Law 675 - HIV/AIDS Law and Public Policy

Robert Bradley Sears

Robert Bradley Sears

Associate Dean of Public Interest Law
David Sanders Distinguished Scholar of Law & Policy, The Williams Institute
Interim Executive Director, The Williams Institute
B.A. Yale, 1992
J.D. Harvard, 1995
UCLA Faculty Since 2000
Course Description:

The HIV/AIDS epidemic is one of the greatest public health crises of the past four decades and has resulted in significant legislation and public policy geared toward both infected and affected communities.   This course will explore the evolving legal and ethical landscape of the HIV/AIDS epidemic with a primary focus on U.S. and California HIV law and policy, and the legal needs of people living with HIV in Los Angeles County.  The course will consider how the law can either create, or be used to overcome, obstacles to HIV prevention and treatment.  The course will also consider how recent significant advances in treatment and prevention have put pressure on laws enacted during the 1980s and 1990s to protect the privacy and autonomy of persons living with HIV/AIDS, and how those advances have impacted the HIV/AIDS social movement. 

The course will examine the relationship between individual rights and public health and the ways in which race, class, gender, gender identity, and sexual orientation continue to impact the response to the epidemic.  In particular, the course will consider one of the communities at the intersection of these identities that has been impacted the most by the HIV/AIDS epidemic, the transgender community.  The course will also consider the criminalization of people living with HIV; continuing discrimination against people living with HIV/AIDS in employment and health care; and current federal funding allocations and restrictions for HIV care and services, domestically and internationally.  Other topics covered will include: HIV testing, confidentiality, and reporting; mandatory and voluntary partner notification programs; access to medical treatment including pre/post-exposure prophylaxis; access to health care and health insurance; and the reproductive rights of people living with HIV/AIDS.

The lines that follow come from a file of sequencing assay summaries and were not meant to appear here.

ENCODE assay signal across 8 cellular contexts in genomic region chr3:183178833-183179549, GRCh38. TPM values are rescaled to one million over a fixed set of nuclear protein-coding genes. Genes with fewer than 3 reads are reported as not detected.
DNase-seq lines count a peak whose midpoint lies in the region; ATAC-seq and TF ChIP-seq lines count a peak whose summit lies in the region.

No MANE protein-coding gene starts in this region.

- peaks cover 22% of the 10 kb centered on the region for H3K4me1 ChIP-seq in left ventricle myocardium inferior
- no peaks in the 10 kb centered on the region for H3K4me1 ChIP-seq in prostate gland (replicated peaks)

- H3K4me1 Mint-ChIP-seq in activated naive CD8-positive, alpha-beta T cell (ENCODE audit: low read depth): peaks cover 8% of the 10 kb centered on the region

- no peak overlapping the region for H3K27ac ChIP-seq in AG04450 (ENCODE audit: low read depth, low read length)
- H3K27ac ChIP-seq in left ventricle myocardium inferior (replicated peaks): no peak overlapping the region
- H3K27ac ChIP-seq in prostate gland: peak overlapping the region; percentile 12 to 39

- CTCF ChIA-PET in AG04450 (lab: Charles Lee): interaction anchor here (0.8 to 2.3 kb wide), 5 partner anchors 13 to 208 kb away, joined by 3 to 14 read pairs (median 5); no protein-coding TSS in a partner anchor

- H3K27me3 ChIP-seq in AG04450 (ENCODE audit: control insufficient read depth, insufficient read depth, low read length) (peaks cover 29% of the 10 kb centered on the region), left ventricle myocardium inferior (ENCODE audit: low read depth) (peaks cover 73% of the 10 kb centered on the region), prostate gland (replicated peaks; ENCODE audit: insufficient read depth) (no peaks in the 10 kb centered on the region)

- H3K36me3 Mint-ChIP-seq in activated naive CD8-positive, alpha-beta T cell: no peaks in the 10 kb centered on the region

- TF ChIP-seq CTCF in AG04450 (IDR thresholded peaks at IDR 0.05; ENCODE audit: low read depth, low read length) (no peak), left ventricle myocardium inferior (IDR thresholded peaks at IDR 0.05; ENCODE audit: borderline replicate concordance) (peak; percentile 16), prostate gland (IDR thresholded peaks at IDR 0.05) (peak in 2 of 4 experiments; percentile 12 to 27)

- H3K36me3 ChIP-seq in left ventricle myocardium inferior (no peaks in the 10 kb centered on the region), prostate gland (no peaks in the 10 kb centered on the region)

During the course, students will have the opportunity to choose a topic for inquiry, conduct an in-class presentation, and draft a 20-page paper.  This paper may satisfy the law school writing requirement.  Students in the course are encouraged to work on their class paper or project in conjunction with an organization working on HIV/AIDS Law issues.

Course Learning Outcomes:

At the end of this course, students should be able to:

HIV Law and Policy
• Understand current major issues in HIV Law and Policy in the U.S.

Intersectional Approach
• Understand why HIV/AIDS  disproportionately impacts certain groups, including gay men, trans people, people of color, women, recent immigrants, sex workers, and IVDUs
• Explore why HIV follows intersecting lines of marginalization, including race, ethnicity, sexual orientation, gender, gender identity, and class

Interdisciplinary Approach
• Understand HIV disease from medical, public health, demographic, and social movement perspectives
• Integrate these perspectives into a current understanding of HIV law and policy

Legislative Lawyering:
• Understand the process of passing legislation at the state and federal level
• Complete written assignments focused on HIV-related legislation in California or other states

Problem Solving and Advocacy
• Complete a written project that requires problem solving on a real HIV-related law or policy issue utilizing knowledge learned throughout the course